The inventors' patents and their assignee's product line include masonry accessories, namely, ladder and truss reinforcements, wall anchors, veneer ties, masonry flashing and related items for cavity walls. These products, which are sold under the trademarks of Lox All, DW-10X, X-seal and FlexFlash, are manufactured by Hohmann & Barnard, Inc., Hauppauge, N.Y. 11788 (“H&B”), a unit of MiTek Industries, Inc., a Berkshire Hathaway subsidiary. The products have become widely accepted in the construction industry and the inventors have gained particular insight into the technological needs of this marketplace.

In the past, the anchoring systems for rubble stone outer wythes did not fully address the uneven nature of the uncoursed rubble stone. The present invention solves the anchoring problem related to the use of a rubble stone outer wythe by providing an anchoring system that allows vertical adjustability without significant lateral movement or front-to-back displacement. The present invention further allows for a smaller cavity to house the veneer tie.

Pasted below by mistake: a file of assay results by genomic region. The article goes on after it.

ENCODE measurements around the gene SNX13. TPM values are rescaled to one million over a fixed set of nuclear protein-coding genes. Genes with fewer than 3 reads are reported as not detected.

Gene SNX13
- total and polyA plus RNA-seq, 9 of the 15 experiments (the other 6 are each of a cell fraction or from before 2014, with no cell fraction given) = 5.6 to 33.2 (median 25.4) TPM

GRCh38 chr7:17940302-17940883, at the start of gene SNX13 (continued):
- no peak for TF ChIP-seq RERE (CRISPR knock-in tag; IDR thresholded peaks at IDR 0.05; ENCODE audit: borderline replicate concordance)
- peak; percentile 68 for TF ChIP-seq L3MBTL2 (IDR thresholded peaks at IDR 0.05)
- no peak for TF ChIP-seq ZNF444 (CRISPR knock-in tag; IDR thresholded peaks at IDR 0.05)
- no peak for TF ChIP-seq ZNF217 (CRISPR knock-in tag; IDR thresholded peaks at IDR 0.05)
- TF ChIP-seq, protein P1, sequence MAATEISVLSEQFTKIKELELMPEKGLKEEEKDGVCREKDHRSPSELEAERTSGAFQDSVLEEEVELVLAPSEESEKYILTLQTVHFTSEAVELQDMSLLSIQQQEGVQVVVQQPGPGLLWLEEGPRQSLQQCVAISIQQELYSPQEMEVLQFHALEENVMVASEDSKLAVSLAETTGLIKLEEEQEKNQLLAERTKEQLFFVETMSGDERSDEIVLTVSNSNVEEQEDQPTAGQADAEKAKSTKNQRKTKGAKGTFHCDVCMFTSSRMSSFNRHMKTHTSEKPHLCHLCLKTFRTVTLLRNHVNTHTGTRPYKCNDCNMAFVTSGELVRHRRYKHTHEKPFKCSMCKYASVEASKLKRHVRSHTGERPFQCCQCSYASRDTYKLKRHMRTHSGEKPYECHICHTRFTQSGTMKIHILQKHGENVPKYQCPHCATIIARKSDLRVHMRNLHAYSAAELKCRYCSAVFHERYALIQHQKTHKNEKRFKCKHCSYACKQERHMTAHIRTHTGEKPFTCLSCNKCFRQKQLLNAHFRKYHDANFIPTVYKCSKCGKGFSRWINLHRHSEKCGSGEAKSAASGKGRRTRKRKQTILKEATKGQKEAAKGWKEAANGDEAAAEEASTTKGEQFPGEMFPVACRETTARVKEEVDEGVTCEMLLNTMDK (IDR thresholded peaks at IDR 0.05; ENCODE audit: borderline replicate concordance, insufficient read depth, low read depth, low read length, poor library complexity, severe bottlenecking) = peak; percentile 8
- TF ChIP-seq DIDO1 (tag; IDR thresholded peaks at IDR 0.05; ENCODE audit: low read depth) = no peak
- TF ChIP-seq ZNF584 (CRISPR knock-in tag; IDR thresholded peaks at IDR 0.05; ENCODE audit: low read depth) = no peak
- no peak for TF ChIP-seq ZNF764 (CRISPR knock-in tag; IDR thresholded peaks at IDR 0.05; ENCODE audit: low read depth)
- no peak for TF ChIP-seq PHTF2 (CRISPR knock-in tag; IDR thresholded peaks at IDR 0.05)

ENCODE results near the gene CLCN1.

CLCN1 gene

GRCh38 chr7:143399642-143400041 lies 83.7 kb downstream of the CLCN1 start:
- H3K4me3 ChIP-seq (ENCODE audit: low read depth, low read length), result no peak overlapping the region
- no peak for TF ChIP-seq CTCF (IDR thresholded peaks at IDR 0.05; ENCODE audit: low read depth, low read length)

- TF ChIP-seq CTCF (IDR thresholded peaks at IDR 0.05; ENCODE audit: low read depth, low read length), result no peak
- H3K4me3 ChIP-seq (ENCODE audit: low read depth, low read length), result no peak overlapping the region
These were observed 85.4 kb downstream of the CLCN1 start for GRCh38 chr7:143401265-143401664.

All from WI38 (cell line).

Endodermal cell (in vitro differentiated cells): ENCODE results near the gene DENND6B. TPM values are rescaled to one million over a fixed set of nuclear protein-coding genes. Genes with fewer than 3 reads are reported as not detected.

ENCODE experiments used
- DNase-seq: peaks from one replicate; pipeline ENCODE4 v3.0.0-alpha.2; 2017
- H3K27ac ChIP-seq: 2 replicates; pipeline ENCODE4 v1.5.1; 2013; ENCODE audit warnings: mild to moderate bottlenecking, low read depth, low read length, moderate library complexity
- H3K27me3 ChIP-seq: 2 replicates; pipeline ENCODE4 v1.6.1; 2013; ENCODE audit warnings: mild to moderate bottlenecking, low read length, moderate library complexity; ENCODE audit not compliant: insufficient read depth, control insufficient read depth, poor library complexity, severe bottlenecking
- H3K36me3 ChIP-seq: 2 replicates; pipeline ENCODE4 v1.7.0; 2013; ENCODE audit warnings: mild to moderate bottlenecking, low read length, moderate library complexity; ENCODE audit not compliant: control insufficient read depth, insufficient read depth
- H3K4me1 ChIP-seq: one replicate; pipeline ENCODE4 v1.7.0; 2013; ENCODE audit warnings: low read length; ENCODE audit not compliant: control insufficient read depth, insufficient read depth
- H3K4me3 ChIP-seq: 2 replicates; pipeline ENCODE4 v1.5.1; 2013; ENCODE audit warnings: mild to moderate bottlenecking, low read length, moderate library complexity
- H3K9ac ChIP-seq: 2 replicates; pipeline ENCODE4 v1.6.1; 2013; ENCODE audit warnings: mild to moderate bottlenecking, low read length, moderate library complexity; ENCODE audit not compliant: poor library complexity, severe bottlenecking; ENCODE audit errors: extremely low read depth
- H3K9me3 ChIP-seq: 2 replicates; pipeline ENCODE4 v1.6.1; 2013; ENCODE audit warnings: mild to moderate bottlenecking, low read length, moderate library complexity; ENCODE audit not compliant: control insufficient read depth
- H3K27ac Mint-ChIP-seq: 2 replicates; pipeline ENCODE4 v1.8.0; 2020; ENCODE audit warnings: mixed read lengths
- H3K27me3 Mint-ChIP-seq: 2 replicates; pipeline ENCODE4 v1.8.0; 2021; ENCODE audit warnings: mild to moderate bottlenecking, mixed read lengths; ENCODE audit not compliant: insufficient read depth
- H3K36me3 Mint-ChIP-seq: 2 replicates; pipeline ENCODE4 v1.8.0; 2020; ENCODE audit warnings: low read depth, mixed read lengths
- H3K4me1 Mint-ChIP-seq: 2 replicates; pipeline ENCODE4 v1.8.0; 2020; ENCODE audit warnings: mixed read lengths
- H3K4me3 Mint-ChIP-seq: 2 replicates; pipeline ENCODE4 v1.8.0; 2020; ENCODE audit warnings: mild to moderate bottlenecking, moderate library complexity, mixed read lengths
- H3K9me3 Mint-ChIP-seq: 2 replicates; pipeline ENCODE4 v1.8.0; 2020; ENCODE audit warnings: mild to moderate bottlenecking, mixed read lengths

n preparing for this application the following patents and patent applications came to the attention of the inventors and are believed to be relevant to the further discussion of the prior art:

PatentInventorIssue Date
7,469,511WobberDec. 30, 2008
6,351,922Burns, et al.Mar. 5, 2002
4,596,102Catani, et al.Jun. 24, 1986
4,373,314AllanFeb. 15, 1983

U.S. Pat. No. 57,469,511—Wobber—Issued Dec. 30, 2008 discloses a masonry coupling system that employs a longitudinally extended anchor having a channel body that interfaces with a key. The key is secured within the outer wythe and is vertically adjustable. The Wobber device is for use with a uniform outer wythe.